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The Student News Site of Texas A&M University - College Station

The Battalion

The Student News Site of Texas A&M University - College Station

The Battalion

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Guest Contribution: The Brazos Valley should welcome passenger rail

Amtrak+recently+proposed+new+passenger+routes+that+would+connect+Bryan+to+Dallas+and+Houston.+The+Brazos+Valley+should+welcome+Amtrak+to+the+College+Station%2FBryan+area.+%28Photo+via+70154%2FPixabay%29
Amtrak recently proposed new passenger routes that would connect Bryan to Dallas and Houston. The Brazos Valley should welcome Amtrak to the College Station/Bryan area. (Photo via 70154/Pixabay)

In 1867, the Houston and Texas Central Railroad, after years of delay, rumbled into Bryan for the first time, greeted by raucous celebrations glorifying the Brazos Valley’s newfound connections to the outside world. 

Along with economic development and community prestige, the railroad brought some unwelcome guests — most notably yellow fever — but over the following decades there was little doubt that passenger rail positively impacted this part of the Brazos Valley. College Station is named College Station after all. 

However, despite the fact that Amtrak service ended only in 1995, it feels as though the community is a millennia removed from the rails that made it. The Brazos County Council of Governments’ Board of Directors repeatedly renewed resolutions opposing Texas Central’s plans to build high speed rail in Grimes County, mainly due to ongoing property disputes. Walker and Grimes County have also been firm opponents, often claiming they do not oppose passenger rail service, merely Texas Central’s alleged disregard of property owners in developing it. 

If those opponents to high-speed rail really object to high-speed rail and high-speed rail alone, they have an opportunity to prove it. Amtrak recently released a number of proposed long-distance routes using existing rail corridors, one of which would connect Denver and Houston via Dallas-Fort Worth and, more importantly, Bryan

The Brazos Valley should welcome this proposal with open arms, as it can only benefit the area. 

For one, the Brazos Valley might be about to lose a vital transportation lifeline. Greyhound will soon close their bus terminal in downtown Dallas, which currently serves Brazos Valley customers who are unable to fly or drive. The last time I was on a Greyhound bus to the Metroplex was in October, and that bus, which left early in the morning, was packed.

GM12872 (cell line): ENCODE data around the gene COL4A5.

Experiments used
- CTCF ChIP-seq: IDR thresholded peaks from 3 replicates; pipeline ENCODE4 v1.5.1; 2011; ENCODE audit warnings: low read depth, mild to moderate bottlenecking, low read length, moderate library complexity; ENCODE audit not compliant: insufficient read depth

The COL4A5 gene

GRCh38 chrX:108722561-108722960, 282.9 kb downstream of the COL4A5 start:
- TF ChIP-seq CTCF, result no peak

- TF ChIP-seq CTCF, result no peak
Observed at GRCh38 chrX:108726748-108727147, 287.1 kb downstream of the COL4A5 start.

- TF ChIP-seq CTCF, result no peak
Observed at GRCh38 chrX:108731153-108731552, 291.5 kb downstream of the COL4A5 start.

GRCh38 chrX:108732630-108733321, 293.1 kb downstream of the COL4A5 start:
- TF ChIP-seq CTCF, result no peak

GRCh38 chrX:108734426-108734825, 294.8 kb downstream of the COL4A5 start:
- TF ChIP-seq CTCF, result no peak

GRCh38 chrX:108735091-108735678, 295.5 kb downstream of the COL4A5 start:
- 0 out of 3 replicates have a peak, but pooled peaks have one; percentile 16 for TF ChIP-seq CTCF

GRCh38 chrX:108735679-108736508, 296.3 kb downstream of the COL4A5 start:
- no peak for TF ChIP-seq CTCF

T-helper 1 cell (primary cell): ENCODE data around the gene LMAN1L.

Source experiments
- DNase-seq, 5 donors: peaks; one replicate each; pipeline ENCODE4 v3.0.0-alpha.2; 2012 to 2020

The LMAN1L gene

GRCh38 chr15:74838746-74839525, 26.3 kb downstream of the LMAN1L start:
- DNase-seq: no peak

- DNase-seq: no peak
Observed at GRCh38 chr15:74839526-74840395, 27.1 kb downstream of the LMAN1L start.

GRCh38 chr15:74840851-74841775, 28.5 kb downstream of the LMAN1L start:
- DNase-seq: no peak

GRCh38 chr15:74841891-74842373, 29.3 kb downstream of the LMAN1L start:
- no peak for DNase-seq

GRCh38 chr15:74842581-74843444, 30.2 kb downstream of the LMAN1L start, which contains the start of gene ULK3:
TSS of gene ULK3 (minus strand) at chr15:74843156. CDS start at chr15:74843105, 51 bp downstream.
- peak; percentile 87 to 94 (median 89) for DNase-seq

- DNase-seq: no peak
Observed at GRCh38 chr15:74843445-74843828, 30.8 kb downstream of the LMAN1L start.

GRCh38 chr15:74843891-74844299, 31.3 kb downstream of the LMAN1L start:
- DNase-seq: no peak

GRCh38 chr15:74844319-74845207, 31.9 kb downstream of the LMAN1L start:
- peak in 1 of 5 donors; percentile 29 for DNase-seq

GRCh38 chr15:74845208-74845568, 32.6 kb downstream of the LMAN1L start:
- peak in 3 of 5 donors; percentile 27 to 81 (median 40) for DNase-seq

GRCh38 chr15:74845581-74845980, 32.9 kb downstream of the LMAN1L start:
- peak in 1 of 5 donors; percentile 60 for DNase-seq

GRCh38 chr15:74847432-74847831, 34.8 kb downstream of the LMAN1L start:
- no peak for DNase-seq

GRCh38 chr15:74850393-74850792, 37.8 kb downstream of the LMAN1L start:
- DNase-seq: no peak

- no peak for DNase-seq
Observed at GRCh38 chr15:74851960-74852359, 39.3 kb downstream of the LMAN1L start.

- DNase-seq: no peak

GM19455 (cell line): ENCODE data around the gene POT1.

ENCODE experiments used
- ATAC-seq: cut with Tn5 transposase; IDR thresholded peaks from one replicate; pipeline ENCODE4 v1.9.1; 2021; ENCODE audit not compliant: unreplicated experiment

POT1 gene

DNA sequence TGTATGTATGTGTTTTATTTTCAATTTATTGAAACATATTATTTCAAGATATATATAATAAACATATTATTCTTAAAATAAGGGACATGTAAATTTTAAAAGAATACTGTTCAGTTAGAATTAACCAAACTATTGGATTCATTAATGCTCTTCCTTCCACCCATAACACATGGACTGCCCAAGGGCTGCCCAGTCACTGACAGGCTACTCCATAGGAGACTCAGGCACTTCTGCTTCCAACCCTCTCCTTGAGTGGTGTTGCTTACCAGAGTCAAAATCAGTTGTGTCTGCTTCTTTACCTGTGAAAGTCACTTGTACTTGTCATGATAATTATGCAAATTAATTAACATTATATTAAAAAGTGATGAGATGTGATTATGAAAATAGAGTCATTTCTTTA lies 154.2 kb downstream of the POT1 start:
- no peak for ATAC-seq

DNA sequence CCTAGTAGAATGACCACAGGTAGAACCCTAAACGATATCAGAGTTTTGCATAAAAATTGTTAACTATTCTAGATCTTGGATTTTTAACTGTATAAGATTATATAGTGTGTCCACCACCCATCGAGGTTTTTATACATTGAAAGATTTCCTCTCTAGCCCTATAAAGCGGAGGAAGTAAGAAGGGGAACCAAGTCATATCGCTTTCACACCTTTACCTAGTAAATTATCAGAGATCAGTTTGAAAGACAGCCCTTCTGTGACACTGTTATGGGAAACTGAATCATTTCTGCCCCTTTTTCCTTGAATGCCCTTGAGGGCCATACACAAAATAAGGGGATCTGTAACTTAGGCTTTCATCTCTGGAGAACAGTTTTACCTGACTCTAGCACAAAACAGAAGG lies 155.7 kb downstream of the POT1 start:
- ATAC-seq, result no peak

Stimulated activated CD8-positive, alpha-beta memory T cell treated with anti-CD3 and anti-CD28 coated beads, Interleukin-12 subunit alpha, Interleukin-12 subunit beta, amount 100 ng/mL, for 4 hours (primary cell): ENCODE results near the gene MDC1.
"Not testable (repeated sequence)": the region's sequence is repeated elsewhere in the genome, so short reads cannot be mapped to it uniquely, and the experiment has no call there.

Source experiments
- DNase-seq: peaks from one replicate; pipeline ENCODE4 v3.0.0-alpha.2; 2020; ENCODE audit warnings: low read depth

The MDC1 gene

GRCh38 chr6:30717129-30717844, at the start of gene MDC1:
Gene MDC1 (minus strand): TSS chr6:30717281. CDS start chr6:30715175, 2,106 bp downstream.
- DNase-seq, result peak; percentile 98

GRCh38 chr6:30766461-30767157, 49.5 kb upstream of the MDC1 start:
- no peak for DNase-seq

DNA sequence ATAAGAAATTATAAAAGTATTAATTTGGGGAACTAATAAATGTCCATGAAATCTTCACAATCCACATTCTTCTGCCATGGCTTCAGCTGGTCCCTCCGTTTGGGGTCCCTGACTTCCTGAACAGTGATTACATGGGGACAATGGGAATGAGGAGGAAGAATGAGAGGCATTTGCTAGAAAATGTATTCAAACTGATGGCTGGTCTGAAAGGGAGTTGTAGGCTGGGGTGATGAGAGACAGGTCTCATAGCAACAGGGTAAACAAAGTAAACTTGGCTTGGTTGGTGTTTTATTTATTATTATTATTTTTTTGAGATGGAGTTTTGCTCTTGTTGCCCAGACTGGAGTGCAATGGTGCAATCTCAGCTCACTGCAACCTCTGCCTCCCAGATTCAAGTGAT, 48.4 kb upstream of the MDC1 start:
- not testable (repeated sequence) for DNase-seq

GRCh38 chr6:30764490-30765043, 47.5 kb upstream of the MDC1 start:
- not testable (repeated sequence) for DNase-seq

Of course, Greyhound and Dallas are already in the early stages of planning a new terminal, but it is unclear how long that will take, as well as how passengers will be managed in the meantime. That could mean fewer buses and long layovers out in the elements. Nobody wants to spend three hours or longer in the middle of downtown Dallas waiting for a bus, but that may be an inevitability until a new terminal is built.

Enter Amtrak. While any route would likely only come through the Brazos Valley no more than a few times a day, trains can carry many more passengers than buses. Moreover, as it provides service to Dallas-Fort Worth and then Denver thereafter in one direction, the train would also supplement existing transportation options to Houston. With College Station losing its direct flight to Houston a few years back, that supplement could provide an important lift, particularly for short-haul travelers. 

Along with boosting intercity transportation in the Brazos Valley, Amtrak would be a boon to the local economy as Amtrak ridership boosts spending at shops, restaurants and hotels in the communities it serves. 

A 2010 study by the Texas Transportation Institute found Amtrak’s Heartland Flyer route — which serves a similar corridor between Dallas-Fort Worth and Oklahoma City — generated more than $18 million in revenue for local businesses, as well as $1.4 million in sales tax revenue for the communities it served. Studies in Michigan, Colorado and California all came to similar conclusions — more local train travel means more local business. 

Keep in mind that these numbers would almost certainly be higher for the proposed Denver-Dallas-Houston route, which would serve three major metropolitan areas and many populated communities like the Brazos Valley in between. That also assumes the Brazos Valley does not continue to grow, which it almost certainly will. In other words, a growing community could only stand to profit from train travel. 

Whether Texas Central’s Brazos Valley opponents have a leg to stand on is up for debate. But support for Amtrak’s plans to reintroduce typical passenger rail service to the Brazos Valley is an obvious win even the most die-hard high speed rail opponent should be able to acknowledge. More money and more transportation options are a win-win in almost any circumstance, but particularly for the Brazos Valley.

Garion Frankel is a Ph.D. student in PK-12 educational leadership at Texas A&M University. He is a Young Voices State Beat fellow and was previously an education journalist. 

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  • J

    Judy DickeyMar 26, 2024 at 12:40 pm

    I agree! Having a train option to get to Dallas or Houston for flights would be wonderful, and I imagine the service would get a lot of ridership for that. I hope that Amtrak ensures that stops are airport-convenient.

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  • J

    Jason JohnstonMar 25, 2024 at 12:21 pm

    This was a very well written and researched article. It would be great to have passenger rail service back in Bryan and College Station. Wouldn’t it be great to see special trains bringing people in on game days from Dallas and Houston?

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